An updating list of venues can be found on the Art+Feminism’s website: http://www.artandfeminism.org/find-an-event/

Founded in 2014 by Siân Evans, Jacqueline Mabey, Michael Mandiberg and Laurel Ptak, Art+Feminism is a do-it-yourself campaign to improve coverage of feminism and the arts on Wikipedia, and to encourage female editorship. Wikipedia’s gender trouble is well-documented; in a 2011 survey, the Wikimedia Foundation found that less than 10% of its contributors identify as female. This lack of female participation has led to significant gaps in content on world’s most popular online research tool. Since 2014, over 4,600 people at more than 280 events around the world have participated in Art+Feminism’s Edit-a-thons, resulting in the creation and improvement of more than 4,600 articles on Wikipedia. Following the success of the inaugural event in 2014, the organizers were named to Foreign Policy magazine’s list of 2014 Leading Global Thinkers.

Supported by a $100,000 grant from the Wikimedia Foundation for 2017, Art+Feminism has expanded its leadership to be more international and inclusive. McKensie Mack joins Art+Feminism as its inaugural Program Coordinator. McKensie is a management consultant, producer, and strategist specializing in community development, anti-oppression and operational efficiency. A dynamic group of curators, art historians and experienced Wikipedians act as project Ambassadors nationally and internationally, including Mohammed Sadat Abdulai, Accra; Stacey Allan, Los Angeles; Amber Berson, Montreal; Melissa Tamani, Lima; and Richard Knipel, for the Wikipedia community. Artist Addie Wagenknecht is expanding the project’s European footprint, and Daniela Capistrano and Brittany Oliver have been engaged to facilitate outreach to queer communities and communities of color nationally.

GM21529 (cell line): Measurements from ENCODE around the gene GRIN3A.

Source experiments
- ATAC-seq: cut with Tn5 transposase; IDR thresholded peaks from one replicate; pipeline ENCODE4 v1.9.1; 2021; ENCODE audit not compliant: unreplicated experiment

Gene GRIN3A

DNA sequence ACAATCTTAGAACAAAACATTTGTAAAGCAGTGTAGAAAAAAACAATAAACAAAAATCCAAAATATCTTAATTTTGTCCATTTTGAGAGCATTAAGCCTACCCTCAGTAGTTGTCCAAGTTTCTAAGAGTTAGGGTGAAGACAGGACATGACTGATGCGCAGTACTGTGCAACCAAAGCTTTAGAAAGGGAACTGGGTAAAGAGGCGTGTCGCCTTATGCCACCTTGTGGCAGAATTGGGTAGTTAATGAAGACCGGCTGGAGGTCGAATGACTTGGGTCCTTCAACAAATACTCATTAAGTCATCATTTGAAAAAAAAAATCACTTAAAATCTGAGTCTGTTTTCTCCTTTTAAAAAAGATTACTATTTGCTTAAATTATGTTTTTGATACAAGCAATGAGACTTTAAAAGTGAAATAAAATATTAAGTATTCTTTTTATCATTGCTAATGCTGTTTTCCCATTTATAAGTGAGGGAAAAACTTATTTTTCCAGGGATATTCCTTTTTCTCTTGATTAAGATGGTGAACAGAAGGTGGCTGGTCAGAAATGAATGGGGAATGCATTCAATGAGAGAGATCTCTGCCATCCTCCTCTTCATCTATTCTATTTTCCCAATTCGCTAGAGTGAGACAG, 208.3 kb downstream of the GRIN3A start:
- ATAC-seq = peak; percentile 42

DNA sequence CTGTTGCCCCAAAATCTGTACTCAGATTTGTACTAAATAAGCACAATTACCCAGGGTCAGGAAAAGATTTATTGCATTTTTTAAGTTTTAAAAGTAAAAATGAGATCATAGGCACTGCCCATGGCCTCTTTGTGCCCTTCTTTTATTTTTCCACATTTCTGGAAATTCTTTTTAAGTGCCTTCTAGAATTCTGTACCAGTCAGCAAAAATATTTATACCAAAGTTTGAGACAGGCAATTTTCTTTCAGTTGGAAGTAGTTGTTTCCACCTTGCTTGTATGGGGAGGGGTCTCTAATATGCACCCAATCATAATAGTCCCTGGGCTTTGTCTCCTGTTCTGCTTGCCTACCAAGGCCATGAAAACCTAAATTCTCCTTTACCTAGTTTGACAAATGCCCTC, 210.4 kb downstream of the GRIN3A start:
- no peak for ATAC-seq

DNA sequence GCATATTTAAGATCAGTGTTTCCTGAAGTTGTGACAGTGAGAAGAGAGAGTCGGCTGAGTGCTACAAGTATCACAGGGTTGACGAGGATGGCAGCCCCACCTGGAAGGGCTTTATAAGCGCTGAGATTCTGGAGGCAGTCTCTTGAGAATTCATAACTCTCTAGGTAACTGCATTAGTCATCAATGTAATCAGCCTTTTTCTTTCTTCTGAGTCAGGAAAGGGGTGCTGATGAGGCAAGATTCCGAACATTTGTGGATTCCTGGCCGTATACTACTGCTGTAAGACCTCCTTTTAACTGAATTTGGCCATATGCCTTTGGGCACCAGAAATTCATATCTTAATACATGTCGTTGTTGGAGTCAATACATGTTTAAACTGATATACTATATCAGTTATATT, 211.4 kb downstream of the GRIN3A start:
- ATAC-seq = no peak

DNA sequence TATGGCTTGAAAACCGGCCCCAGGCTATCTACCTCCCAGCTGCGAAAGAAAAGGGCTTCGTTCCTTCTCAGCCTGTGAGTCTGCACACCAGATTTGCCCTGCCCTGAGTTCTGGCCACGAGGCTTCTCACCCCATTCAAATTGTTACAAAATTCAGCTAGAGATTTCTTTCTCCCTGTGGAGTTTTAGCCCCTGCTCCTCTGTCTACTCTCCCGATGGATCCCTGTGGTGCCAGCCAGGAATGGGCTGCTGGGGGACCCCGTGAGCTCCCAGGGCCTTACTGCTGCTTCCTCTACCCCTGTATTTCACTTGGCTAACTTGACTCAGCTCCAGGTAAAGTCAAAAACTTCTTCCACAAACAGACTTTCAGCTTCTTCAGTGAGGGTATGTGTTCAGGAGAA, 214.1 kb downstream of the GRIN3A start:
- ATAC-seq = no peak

The 2017 Art+Feminism Wikipedia Edit-a-thon is organized by Art+Feminism, led by Siân Evans/Art Libraries Society of North America’s Women and Art Special Interest Group, Jacqueline Mabey/failed projects, McKensie Mack and Michael Mandiberg, in collaboration with AfroCROWD, Women in Red, POWarts (Professional Organization for Women in the Arts) and The Museum of Modern Art and with support from Wikimedia DC and Wikimedia NYC. Major support for the event at The Museum of Modern Art is provided by The Modern Women’s Fund. Major support for Art+Feminism is provided by the Wikimedia Foundation.